On the art of being wrong: An essay on the dialectic of errors

Journal of Philosophy of Education 43 (4):573-588 (2009)
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Abstract

This essay attempts to distinguish and discuss the importance and limitations of different ways of being wrong. At first it is argued that strictly falsifiable knowledge is concerned with simple (instrumental) mistakes only, and thus is incapable of understanding more complex errors (and truths). In order to gain a deeper understanding of mistakes (and to understand a deeper kind of mistake), it is argued that communicative aspects have to be taken into account. This is done in the theory of communicative action, which adds to our knowledge of errors the notion of communicative mistakes: mistakes as obstacles for sincere communication. However, to overcome this still purely negative judgement of errors, two processes are examined in which mistakes are best regarded as developmental steps, that is, steps not only meaningful in their own right (as containing some truth), but also as necessary preconditions for further progress. This would suggest that truth is born out of errors. But if so, one has to understand the wrongness of such errors; how is it that they are erroneous if they (somehow) contain the truth? At the end of this essay, a tentative answer to this question is given.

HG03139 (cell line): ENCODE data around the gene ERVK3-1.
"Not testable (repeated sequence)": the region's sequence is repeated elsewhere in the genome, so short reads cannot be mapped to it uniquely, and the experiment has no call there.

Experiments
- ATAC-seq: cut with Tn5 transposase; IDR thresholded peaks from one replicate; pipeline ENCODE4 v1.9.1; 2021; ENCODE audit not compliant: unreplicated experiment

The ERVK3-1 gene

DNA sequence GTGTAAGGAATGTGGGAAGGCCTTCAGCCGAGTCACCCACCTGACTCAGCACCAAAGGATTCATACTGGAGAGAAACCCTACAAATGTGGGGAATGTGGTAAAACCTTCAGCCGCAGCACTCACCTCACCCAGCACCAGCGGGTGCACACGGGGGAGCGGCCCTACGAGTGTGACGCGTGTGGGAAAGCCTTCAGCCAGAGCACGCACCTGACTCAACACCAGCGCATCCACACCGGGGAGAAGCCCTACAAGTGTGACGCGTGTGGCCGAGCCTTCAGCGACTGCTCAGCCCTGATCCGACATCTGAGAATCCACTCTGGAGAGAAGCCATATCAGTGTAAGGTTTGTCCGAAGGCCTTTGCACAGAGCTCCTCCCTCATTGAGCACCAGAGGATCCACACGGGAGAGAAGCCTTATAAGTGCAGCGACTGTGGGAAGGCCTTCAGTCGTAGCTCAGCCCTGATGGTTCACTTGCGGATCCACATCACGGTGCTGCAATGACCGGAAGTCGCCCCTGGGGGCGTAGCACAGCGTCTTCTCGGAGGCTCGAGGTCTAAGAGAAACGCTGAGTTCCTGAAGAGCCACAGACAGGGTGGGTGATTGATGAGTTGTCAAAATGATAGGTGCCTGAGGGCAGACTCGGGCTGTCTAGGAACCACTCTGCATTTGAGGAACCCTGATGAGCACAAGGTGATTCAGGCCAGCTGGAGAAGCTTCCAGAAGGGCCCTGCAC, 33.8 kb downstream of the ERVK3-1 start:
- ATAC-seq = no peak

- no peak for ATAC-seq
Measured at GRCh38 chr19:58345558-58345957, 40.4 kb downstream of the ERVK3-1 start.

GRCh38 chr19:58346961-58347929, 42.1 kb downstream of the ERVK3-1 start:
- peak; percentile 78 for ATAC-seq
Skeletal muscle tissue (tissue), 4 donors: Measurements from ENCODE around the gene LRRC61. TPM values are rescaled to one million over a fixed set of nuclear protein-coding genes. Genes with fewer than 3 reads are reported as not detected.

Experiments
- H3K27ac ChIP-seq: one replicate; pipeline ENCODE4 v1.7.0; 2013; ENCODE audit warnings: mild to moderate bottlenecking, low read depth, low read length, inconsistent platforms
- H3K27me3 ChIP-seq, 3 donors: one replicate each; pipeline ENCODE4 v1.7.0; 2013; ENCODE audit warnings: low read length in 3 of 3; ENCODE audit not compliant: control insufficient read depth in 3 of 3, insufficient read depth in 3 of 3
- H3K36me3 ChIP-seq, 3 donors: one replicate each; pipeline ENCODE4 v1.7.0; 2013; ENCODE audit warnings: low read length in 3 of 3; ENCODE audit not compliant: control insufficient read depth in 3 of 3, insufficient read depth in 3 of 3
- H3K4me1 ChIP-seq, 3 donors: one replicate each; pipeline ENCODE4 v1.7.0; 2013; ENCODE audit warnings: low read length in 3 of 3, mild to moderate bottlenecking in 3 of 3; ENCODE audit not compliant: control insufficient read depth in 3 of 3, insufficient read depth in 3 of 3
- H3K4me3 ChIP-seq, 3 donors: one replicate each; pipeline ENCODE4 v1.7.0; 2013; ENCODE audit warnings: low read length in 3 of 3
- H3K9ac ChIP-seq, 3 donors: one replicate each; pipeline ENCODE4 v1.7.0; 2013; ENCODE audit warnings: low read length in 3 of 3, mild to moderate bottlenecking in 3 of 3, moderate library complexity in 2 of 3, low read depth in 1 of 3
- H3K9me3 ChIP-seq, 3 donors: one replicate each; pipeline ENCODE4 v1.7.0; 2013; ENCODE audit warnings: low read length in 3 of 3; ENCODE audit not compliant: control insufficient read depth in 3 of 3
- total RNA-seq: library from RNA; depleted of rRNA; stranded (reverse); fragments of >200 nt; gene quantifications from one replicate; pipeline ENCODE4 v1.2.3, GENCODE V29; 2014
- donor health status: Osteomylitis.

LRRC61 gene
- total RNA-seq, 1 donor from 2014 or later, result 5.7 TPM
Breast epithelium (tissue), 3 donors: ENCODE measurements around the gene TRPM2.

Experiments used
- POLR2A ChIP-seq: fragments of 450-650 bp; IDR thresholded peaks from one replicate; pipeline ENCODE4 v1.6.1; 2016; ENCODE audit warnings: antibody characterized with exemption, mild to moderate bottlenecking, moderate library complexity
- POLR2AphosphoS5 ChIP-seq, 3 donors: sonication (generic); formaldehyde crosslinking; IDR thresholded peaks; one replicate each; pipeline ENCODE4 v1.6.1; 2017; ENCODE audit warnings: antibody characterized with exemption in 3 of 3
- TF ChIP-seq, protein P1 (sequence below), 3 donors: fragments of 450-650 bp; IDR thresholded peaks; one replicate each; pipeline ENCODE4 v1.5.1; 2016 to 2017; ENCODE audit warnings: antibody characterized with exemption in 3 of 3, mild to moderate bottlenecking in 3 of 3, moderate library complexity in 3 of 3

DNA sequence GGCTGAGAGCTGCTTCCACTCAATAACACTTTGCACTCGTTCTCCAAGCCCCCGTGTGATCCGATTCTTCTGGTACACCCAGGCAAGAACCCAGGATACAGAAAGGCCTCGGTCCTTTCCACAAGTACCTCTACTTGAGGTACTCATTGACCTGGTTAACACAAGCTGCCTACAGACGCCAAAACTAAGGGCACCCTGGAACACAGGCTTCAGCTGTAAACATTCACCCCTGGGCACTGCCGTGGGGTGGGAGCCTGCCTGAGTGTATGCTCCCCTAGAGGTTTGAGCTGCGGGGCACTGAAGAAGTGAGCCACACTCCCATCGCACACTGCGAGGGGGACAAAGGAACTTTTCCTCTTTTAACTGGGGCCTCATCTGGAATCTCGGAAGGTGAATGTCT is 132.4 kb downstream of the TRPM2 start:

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References found in this work

Philosophical Investigations.Ludwig Wittgenstein - 1953 - New York, NY, USA: Wiley-Blackwell. Edited by G. E. M. Anscombe.
The Structure of Scientific Revolutions.Thomas Samuel Kuhn - 1962 - Chicago: University of Chicago Press. Edited by Otto Neurath.
The Structure of Scientific Revolutions.Thomas S. Kuhn - 1962 - Chicago, IL: University of Chicago Press. Edited by Ian Hacking.
Criticism and the growth of knowledge.Imre Lakatos & Alan Musgrave (eds.) - 1970 - Cambridge [Eng.]: Cambridge University Press.
Two Dogmas of Empiricism.Willard V. O. Quine - 1951 - Philosophical Review 60 (1):20–43.

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